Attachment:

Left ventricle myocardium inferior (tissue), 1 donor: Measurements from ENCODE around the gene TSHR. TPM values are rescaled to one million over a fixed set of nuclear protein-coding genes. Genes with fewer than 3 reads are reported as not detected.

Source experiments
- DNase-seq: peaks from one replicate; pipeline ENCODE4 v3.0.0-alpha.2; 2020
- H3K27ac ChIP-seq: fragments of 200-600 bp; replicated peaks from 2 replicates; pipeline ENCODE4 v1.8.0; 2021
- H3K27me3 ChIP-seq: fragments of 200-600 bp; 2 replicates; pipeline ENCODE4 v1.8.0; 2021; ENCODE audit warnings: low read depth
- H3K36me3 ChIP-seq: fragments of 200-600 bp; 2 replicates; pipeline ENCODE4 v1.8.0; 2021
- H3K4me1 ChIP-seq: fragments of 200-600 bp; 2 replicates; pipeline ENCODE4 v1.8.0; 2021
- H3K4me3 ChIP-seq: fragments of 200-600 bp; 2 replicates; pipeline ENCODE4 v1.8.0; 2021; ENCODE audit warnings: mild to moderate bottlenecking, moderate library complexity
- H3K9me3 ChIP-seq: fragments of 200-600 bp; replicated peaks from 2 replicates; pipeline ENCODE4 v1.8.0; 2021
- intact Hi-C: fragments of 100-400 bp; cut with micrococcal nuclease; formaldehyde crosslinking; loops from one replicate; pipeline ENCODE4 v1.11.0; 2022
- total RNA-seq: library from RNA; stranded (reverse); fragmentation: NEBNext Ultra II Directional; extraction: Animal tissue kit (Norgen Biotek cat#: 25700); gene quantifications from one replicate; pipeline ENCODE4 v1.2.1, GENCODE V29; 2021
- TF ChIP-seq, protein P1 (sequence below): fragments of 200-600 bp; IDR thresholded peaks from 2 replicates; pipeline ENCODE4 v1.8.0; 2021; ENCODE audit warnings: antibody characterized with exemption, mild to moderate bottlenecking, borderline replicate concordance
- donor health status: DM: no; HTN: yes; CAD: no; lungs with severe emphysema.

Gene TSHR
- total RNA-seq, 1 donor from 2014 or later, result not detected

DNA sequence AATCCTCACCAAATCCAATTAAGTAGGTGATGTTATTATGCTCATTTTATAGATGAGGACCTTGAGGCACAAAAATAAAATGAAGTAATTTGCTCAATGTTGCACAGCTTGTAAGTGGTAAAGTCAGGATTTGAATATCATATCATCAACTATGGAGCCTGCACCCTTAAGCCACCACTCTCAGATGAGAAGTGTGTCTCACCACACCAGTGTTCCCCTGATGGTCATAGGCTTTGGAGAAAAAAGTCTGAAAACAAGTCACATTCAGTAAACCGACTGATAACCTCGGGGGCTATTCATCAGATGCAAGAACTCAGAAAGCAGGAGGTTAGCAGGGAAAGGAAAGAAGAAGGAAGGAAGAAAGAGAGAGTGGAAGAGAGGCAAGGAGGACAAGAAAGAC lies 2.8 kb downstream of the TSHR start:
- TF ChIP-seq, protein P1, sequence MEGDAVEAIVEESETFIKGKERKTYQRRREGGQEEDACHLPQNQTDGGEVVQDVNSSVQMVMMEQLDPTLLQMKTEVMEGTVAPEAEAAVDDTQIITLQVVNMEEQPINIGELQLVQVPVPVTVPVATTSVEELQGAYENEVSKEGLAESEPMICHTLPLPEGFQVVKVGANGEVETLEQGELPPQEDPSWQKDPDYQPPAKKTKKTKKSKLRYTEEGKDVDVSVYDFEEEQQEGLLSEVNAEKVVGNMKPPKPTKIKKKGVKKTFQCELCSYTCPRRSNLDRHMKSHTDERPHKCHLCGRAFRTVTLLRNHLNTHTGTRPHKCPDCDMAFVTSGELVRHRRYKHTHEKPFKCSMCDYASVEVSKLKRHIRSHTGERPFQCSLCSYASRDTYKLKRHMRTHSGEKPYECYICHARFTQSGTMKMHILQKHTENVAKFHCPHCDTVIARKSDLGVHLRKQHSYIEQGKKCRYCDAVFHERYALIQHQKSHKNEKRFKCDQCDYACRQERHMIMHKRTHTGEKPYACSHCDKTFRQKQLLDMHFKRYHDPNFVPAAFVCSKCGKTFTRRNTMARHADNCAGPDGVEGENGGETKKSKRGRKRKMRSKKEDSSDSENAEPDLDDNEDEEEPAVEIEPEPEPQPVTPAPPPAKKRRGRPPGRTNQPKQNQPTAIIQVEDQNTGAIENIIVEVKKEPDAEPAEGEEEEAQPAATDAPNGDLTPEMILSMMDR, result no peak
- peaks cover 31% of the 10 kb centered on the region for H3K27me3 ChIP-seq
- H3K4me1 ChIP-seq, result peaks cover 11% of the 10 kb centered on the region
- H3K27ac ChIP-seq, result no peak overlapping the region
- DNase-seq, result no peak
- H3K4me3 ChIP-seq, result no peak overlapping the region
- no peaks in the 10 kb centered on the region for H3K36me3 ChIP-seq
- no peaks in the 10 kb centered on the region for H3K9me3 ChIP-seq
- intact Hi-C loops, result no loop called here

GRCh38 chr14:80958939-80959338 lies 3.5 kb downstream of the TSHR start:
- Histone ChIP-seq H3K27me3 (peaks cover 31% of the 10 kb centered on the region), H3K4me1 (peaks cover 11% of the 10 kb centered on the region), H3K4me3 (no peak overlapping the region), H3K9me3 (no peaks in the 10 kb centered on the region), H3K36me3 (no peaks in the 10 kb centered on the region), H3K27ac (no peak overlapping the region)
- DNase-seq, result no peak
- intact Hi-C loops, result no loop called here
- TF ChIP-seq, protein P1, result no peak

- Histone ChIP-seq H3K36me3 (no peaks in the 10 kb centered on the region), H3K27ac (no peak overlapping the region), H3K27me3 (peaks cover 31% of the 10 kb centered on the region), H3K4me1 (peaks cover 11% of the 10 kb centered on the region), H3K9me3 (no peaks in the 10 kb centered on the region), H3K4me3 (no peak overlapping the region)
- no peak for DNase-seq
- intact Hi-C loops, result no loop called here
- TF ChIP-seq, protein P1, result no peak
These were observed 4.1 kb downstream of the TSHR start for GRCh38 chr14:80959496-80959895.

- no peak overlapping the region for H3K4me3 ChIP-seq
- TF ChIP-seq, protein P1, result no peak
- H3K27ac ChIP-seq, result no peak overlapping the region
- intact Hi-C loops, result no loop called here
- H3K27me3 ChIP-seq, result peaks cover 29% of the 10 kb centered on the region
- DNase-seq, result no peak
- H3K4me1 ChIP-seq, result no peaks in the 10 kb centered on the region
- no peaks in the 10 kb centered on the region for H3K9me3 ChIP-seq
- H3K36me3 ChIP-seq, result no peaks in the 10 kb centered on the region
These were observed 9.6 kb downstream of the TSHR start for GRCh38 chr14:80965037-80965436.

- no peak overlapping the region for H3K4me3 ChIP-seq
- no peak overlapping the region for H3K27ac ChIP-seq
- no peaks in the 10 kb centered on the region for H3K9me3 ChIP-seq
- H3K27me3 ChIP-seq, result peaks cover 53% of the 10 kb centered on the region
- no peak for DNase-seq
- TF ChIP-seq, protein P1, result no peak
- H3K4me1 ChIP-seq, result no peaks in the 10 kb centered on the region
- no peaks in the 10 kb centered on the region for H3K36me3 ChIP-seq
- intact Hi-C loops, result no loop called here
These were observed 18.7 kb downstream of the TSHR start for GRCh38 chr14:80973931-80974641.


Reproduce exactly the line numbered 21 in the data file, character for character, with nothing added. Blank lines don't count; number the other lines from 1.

- DNase-seq, result no peak